Today’s final public hearing on the proposed coal export terminal in Bellingham, WA promises to be a major happening, with thousands of red-shirted opponents primed to speak out against it.
Here’s the skinny from the Waterkeepers Alliance:
A growing coalition of Northwest residents are traveling hundreds of miles to make sure agencies understand their strong opposition to dangerous coal transport through their communities. The outcry from citizen groups across the Northwest is in response to a proposed expansion of exported coal from Powder River Wyoming to industries in China, India and the Far East. As part of its plan, the coal industry threatens to send 60 new mile-long coal trains through many rail communities in Montana, Idaho, Oregon and Washington to five proposed export terminals, where the dirty carbon-based fuel will be loaded onto ships destined for Asia.
On Thursday, December 13th, in Seattle, thousands are anticipated to attend the final public hearing to weigh in on a plan to build the largest of five proposed Northwest coal terminals near Bellingham, Washington. The proposed Gateway Pacific Terminal, would be constructed in a wetland area adjacent to a critically important aquatic reserve, and would receive and export 48-54 million tons of coal per year.
Waterkeepers from around the Northwest are opposing the transport of coal and the construction of the terminals. In Seattle, Waterkeeper Alliance National Director Pete Nichols will join local Waterkeeper programs to attend the hearing and to represent the dozens of other Waterkeepers across the U.S. and Asia that oppose coal exports.
WHAT’S AT STAKE: Whether or not the Environmental Impact Statement produced for approval of the terminal reflects the true impact of coal mining, transportation and burning, and whether or not global climate change is considered for the most dramatic proposed expansion in fossil fuel exports in years.
WHO: Chris Wilke, Puget Soundkeeper; Matt Krogh, North Sound Baykeeper; Bart
Mihailovich, Spokane Riverkeeper and Pete Nichols, National Director with the Waterkeeper Alliance will join thousands at the Seattle hearing and hundreds at the pre-hearing rally.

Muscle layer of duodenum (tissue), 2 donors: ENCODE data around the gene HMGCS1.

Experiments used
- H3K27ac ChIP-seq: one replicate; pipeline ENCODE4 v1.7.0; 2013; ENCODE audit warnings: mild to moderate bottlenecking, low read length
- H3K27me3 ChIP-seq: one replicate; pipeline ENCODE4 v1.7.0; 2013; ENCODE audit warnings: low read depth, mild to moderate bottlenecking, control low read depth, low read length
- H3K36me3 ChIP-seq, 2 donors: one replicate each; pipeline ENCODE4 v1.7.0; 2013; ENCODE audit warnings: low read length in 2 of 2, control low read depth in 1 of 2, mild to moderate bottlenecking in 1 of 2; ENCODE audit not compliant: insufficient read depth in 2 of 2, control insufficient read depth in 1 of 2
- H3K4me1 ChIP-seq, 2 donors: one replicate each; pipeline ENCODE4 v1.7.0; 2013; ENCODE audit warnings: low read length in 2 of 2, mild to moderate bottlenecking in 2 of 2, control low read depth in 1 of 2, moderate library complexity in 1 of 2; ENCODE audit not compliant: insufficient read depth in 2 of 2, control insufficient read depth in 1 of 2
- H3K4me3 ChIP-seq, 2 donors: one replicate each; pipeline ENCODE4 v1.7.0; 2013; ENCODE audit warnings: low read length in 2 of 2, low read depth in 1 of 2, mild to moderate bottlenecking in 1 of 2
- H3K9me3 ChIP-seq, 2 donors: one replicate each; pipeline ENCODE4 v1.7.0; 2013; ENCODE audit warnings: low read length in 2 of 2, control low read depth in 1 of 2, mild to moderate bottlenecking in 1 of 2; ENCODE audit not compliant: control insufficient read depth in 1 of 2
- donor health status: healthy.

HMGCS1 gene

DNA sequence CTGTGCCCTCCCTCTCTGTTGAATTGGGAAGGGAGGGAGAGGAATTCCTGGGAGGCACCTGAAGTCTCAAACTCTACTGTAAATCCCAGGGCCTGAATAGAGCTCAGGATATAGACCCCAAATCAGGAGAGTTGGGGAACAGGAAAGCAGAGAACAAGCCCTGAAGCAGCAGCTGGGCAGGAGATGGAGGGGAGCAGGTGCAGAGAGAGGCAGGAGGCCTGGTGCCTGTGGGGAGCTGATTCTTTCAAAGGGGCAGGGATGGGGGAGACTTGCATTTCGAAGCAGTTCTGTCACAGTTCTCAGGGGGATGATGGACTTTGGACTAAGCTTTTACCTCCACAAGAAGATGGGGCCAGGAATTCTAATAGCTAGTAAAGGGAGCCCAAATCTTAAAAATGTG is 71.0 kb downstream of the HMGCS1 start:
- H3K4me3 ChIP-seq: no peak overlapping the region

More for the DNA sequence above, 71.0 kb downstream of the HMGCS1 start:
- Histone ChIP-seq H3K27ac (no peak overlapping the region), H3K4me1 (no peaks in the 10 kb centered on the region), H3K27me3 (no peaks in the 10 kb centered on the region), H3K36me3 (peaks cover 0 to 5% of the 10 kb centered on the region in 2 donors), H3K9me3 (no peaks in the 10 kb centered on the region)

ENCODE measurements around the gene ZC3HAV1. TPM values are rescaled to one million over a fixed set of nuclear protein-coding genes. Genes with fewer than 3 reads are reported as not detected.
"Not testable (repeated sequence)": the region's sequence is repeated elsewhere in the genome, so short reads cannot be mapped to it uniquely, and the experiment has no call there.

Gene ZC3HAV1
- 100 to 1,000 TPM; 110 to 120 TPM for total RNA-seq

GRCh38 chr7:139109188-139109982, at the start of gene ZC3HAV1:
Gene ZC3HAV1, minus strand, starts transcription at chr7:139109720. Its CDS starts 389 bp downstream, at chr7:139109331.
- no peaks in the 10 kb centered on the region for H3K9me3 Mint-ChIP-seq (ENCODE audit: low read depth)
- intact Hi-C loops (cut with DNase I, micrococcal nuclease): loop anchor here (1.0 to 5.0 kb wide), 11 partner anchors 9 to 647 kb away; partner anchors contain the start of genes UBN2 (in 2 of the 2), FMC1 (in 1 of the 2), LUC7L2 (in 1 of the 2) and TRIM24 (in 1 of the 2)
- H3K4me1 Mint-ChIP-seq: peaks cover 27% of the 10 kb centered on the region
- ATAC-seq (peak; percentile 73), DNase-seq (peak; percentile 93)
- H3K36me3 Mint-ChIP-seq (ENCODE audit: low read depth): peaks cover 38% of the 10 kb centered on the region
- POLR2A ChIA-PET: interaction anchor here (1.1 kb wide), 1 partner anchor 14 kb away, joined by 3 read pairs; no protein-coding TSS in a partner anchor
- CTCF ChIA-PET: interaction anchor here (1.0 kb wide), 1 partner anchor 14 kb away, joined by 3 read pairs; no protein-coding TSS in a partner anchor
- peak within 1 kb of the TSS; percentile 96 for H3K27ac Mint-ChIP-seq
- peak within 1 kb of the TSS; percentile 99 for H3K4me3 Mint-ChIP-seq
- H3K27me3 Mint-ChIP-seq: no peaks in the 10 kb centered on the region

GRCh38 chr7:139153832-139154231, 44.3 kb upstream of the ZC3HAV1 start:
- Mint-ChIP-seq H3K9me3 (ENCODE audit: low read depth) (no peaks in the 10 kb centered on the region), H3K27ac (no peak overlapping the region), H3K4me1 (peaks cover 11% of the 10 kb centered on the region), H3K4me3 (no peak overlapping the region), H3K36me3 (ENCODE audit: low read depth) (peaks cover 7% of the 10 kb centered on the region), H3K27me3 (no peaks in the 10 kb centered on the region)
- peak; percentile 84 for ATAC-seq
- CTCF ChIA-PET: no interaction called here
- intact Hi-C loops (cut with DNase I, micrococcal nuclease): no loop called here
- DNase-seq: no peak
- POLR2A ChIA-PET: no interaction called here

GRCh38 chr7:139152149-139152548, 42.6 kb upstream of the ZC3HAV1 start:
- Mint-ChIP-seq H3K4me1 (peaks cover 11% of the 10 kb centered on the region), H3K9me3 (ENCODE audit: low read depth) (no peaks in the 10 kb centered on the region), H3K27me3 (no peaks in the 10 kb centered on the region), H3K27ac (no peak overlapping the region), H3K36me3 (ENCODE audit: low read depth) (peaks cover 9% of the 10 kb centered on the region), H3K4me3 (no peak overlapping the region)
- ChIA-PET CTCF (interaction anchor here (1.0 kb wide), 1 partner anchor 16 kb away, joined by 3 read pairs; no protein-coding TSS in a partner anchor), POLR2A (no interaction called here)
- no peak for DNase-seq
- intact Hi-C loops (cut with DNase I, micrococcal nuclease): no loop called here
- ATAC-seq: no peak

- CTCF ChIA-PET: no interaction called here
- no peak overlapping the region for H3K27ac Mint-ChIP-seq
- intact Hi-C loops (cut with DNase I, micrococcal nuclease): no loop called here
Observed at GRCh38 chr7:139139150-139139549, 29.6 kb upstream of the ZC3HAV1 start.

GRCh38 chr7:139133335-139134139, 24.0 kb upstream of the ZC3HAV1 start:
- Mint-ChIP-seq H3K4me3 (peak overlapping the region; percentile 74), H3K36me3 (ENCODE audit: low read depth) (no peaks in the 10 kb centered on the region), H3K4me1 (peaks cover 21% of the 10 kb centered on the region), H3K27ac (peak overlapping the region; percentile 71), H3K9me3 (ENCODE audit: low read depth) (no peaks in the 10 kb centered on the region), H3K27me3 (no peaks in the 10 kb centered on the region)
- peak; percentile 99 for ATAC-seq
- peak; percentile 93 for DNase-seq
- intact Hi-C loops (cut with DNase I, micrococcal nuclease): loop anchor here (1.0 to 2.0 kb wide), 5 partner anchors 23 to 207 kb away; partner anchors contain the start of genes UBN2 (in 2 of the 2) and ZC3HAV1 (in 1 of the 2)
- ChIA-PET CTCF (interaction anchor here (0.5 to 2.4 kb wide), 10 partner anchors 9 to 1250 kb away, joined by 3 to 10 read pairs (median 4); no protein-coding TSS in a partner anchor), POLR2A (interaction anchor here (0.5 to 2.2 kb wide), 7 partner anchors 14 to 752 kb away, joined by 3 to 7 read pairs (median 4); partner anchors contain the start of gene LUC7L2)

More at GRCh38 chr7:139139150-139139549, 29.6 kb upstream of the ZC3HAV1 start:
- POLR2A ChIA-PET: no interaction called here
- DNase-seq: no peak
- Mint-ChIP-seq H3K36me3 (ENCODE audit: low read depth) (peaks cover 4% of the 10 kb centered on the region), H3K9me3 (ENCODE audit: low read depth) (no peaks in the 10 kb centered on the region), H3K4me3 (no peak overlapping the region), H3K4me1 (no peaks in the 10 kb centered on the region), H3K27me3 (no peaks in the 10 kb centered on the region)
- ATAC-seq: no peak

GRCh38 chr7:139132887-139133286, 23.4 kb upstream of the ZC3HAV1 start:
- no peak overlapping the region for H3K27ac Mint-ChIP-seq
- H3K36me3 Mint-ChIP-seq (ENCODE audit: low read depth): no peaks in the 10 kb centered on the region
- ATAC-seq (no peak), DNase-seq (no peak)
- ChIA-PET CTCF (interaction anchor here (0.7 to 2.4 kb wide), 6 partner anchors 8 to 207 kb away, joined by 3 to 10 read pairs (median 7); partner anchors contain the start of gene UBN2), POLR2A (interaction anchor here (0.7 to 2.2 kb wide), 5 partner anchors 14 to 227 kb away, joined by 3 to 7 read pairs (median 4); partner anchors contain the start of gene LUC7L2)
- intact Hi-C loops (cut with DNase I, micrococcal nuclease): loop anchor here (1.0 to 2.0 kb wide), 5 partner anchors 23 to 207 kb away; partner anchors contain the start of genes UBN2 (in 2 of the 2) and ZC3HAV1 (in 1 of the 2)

WHAT: A rally and press conference followed by a public “scoping” hearing for the Federal Environmental Impact Statement.
WHEN: Thursday, December 13th
2pm – Rally and Press Conference (Freeway Park)
4pm – Public Hearing (Washington Convention Center)
WHERE: The hearing is at Washington Convention Center, Downtown Seattle, 800 Convention Place, Ballroom 6F. The rally and press conference will be at Freeway Park, which is adjacent to the Convention Center.
At the final hearing, attendees will renew calls on the Army Corps of Engineers to conduct an area-wide assessment of the proposed projects and to include a thorough evaluation of the dangers of snarled traffic, emergency response delays, threats to health and safety from toxic diesel and dangerous coal dust emissions, the risks of coal train derailments and marine spills, mercury emissions deposited in the Western U.S. from increased coal burning in Asia, climate impacts of additional coal development and costs to local businesses surrounding the rail line, and those reliant upon it to maintain a thriving business.
FOR MORE INFORMATION:
Say you’re watching Ed or Rachel for your daily dose of progressive news on MSNBC; they go to a commercial break and this 30-second ad pops up:
Just in time for the regulatory review and so-called scoping coal export proposal season here in the Northwest! It prompted me to take a look at the website that flashes briefly during the ad – the Alliance for Northwest Jobs & Exports.
One minor detail that gets brushed aside is that this is about selling cheap and dirty coal to international – mostly Asian – markets and hauling tens of millions of tons of it through heavily populated regions in the Pacific Northwest to new and/or upgraded export shipping terminals. Even the alliance’s name shuns the four-letter word. Jobs! Exports! Who can oppose that? Read the rest of this entry »
“People get ready there’s a train a’coming…” Sixteen mile-and-a-half long coal trains a day through West Seattle, my town, to be exact. Or how about 62 coal trains rolling through Spokane every day?
That’s nothing to sing about, unless it’s one of those “low-down dirty blues” songs. A small gathering met at Fauntleroy Church’s Fellowship Hall on Wednesday (Sept. 26) to hear about Big Coal’s noxious plans to ship coal from the Powder River Basin to the Pacific Northwest for export to markets in Asia. On hand were representatives from the Sierra Club, Climate Solutions and Earth Ministry to get out the word about those plans and to talk about the activities to derail the export schemes.
“Coal exports are a dirty business,” said Robin Everett, an associate regional representative for the Sierra Club and its Beyond Coal campaign. “It’s dirty every step of the way.”
I’ve written about these plans before on this and other sites, but now it’s getting personal, and it’s that way for anyone who happens to live in the vicinity of BN Railway’s tracks in the PNW. By the way, that’s millions of people who will be exposed to the harmful impacts of moving coal through the region in terms of health, safety, economic disruption, gridlock traffic congestion at rail crossings and infrastructure pressures. Read the rest of this entry »